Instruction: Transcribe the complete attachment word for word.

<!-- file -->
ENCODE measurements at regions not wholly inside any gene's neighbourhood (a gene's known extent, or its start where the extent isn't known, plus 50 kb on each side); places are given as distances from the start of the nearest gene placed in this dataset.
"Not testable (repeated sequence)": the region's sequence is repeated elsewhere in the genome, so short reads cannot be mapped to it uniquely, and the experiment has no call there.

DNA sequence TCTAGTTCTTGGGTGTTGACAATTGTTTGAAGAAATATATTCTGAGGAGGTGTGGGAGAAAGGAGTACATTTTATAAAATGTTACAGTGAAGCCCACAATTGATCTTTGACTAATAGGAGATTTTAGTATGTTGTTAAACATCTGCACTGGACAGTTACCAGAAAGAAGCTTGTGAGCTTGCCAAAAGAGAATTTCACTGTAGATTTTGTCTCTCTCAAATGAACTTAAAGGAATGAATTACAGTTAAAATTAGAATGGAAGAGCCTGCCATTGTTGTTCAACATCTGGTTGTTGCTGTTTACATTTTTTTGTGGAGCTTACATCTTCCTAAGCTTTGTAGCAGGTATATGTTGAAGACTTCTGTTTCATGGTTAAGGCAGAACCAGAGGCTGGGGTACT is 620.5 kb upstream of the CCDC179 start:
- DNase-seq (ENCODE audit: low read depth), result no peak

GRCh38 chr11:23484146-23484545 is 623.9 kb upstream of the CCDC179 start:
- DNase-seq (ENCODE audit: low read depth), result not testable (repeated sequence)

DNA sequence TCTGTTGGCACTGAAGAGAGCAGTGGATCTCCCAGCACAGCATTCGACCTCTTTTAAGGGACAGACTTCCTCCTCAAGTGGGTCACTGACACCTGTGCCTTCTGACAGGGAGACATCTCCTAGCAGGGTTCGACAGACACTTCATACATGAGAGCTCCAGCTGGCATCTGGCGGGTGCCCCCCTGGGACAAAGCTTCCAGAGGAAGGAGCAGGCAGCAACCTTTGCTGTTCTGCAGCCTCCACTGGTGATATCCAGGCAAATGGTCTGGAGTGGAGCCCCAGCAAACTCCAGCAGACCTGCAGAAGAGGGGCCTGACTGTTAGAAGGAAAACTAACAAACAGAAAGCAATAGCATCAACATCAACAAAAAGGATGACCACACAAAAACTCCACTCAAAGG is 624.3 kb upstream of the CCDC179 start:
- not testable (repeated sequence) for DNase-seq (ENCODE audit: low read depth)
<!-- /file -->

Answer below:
ENCODE measurements at regions not wholly inside any gene's neighbourhood (a gene's known extent, or its start where the extent isn't known, plus 50 kb on each side); places are given as distances from the start of the nearest gene placed in this dataset.
"Not testable (repeated sequence)": the region's sequence is repeated elsewhere in the genome, so short reads cannot be mapped to it uniquely, and the experiment has no call there.

DNA sequence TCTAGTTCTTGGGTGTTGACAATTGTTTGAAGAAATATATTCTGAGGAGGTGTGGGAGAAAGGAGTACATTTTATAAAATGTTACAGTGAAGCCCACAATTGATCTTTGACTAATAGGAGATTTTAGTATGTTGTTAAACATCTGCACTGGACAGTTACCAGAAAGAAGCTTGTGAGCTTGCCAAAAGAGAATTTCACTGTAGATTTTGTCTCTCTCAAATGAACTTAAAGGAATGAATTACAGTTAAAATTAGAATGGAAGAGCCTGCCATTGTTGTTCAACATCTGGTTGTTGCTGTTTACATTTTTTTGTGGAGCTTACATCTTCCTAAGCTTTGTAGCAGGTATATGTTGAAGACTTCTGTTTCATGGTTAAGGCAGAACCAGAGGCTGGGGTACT is 620.5 kb upstream of the CCDC179 start:
- DNase-seq (ENCODE audit: low read depth), result no peak

GRCh38 chr11:23484146-23484545 is 623.9 kb upstream of the CCDC179 start:
- DNase-seq (ENCODE audit: low read depth), result not testable (repeated sequence)

DNA sequence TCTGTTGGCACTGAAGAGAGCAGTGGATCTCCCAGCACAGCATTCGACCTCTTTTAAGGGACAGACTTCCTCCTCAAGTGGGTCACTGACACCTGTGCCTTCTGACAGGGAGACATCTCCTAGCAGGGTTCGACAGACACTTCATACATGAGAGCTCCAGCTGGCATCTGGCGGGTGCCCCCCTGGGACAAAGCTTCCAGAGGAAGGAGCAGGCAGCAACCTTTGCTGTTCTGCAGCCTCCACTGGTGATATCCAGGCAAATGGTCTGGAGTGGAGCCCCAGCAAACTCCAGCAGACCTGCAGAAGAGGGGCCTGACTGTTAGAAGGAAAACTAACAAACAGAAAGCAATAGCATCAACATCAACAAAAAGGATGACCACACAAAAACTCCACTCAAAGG is 624.3 kb upstream of the CCDC179 start:
- not testable (repeated sequence) for DNase-seq (ENCODE audit: low read depth)